Prepared by Cislo & Thomas LLP Attorney Mark D. Nielsen, Ph.D.
1. The shipment of a substantial amount of counterfeit goods through e-commerce platforms is not new or newsworthy. Efforts by e-commerce platforms have been made as a means to attempt to stem the tide of counterfeit goods. That said, the counterfeiters are crafty, and if they pay their fees and a sales percentage to the platforms, the platforms may not be as aggressive as some may like to stop the counterfeiting problem. Can Congress come to the rescue? Perish the thought in these divided, partisan times? Maybe not. At least three bi-partisan, anti-counterfeiting bills are pending in Congress, and have their typically goofy acronym names: (1) the SHOP SAFE Act; (2) the SANTA Act; and, the INFORM Act. The bills would potentially place more liability on e-commerce platforms that do not sufficiently address counterfeiting concerns, would require more detailed disclosures of the seller’s identities (in one bill based on the types of products sold, and in another based on the seller’s volume of sales on the platform). Whether these bills go anywhere remains to be seen, but it seems that there are some reasonable provisions that could help curb sales of counterfeit products.
2. In a recent decision from the Southern District of California, the Court dismissed with leave to amend a Defend Trade Secrets Act misappropriation claim for failing to identify the trade secret with sufficient detail and specificity. The plaintiff pled a contract, which contemplated the exchange of confidential information, and an assertion related to the development and design of a sock that provides arch support. The genesis of the dispute is that the defendant originally sold the sock designed by plaintiff, but later, allegedly switched vendors and shared the design information with the different vendor. The takeaway here is that trade secret claims under federal or California law need to specifically identify the alleged trade secret. Vague, high-level descriptions of the trade secret will likely result in dismissals.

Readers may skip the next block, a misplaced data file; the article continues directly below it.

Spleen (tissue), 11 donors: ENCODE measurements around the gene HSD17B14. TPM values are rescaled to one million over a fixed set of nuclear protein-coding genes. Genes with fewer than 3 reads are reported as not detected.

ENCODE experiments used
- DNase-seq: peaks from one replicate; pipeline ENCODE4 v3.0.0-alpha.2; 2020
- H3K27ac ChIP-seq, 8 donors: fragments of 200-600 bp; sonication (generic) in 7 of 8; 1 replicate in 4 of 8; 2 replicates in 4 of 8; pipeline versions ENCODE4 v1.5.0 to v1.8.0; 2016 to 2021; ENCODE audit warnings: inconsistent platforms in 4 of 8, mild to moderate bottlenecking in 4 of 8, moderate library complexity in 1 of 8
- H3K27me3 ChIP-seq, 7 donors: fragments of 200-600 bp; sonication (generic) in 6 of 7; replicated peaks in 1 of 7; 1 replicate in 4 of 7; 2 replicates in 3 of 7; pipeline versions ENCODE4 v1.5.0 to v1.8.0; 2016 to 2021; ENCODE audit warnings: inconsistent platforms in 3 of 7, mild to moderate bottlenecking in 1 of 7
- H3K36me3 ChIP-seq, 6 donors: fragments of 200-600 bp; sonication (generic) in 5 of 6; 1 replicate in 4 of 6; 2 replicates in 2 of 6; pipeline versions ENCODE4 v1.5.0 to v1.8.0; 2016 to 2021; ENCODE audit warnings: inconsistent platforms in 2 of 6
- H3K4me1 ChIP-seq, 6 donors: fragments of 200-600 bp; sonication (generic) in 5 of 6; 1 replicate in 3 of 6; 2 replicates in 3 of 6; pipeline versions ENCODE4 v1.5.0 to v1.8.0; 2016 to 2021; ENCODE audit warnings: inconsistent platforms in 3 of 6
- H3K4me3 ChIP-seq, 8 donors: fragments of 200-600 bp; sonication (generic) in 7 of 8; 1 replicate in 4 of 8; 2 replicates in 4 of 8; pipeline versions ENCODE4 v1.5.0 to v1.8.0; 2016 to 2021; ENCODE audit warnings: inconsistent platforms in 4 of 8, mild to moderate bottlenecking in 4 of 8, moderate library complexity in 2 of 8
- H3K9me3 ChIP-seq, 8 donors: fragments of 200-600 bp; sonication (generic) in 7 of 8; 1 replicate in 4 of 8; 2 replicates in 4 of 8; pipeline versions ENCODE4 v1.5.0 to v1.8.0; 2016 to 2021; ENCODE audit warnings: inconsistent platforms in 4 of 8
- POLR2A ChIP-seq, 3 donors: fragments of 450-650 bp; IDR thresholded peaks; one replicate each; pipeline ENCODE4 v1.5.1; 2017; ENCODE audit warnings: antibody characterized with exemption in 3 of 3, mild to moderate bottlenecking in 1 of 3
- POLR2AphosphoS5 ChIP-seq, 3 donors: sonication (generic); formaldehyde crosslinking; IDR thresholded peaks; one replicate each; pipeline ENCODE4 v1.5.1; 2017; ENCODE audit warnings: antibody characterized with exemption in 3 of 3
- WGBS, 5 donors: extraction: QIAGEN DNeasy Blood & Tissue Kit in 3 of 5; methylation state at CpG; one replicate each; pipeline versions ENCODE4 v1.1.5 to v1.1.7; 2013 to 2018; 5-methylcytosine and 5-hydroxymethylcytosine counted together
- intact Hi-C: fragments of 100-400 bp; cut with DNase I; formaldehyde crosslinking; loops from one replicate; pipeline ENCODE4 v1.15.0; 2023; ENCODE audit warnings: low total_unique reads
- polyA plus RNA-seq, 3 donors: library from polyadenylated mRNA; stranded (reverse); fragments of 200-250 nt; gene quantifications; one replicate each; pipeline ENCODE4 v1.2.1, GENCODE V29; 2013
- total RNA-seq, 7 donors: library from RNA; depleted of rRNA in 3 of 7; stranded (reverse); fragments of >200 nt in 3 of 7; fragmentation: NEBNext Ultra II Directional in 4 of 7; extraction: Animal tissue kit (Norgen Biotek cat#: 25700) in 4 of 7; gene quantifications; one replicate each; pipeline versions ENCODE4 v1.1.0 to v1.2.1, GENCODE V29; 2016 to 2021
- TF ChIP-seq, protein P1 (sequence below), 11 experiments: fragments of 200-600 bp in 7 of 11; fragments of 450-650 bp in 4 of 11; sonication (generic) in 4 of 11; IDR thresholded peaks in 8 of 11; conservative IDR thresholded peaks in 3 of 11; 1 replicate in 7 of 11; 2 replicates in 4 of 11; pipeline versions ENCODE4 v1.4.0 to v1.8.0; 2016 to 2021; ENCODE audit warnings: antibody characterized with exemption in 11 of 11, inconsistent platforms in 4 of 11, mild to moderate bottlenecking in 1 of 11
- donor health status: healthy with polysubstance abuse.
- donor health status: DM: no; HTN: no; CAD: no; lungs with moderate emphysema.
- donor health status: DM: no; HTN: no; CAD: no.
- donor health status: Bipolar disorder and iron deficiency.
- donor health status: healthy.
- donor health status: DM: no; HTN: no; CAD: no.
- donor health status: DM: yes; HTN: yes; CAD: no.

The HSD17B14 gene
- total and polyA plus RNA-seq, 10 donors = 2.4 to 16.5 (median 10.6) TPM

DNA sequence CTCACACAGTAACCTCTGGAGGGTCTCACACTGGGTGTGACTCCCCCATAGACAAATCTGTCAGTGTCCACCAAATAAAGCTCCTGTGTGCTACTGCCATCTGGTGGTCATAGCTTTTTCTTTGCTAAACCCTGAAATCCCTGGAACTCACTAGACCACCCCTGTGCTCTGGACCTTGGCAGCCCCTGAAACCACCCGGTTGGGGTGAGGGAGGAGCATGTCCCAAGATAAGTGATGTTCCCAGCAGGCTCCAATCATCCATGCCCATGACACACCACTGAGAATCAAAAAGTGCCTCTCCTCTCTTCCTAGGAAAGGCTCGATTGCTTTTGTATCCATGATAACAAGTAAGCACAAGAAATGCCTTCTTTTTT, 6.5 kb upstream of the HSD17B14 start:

3. In a recent order from the Southern District of Illinois, the district judge denied the defendants’ motion for summary judgment on a copyright infringement claim related to tattoos that the plaintiff inked onto wrestler Randy Orton, and the tattoos were admittedly copied into a WWE video game featuring Orton. The district court upheld the copyrightability of the tattoos as a creative work, and also rejected a de minimis defense that the tattoos were a very minor element of the overall video game where the entirety of the copyrighted works were copied. The defendants argued that the plaintiff granted an implied license to Orton by never instructing him not to further use the tattoos (other than on his body, and the plaintiff said she never authorized further use. Thus, the implied license issue is headed for trial. Finally, the district court denied summary judgment on the fair use defense finding a number of factual issues, including the purpose and character of the use, the extent of copying, and effects on the market. The interesting takeaway here is that body art can be copyrightable, and that artists and bearers of body art should agree in advance on whether further dissemination or use of the art is permissible.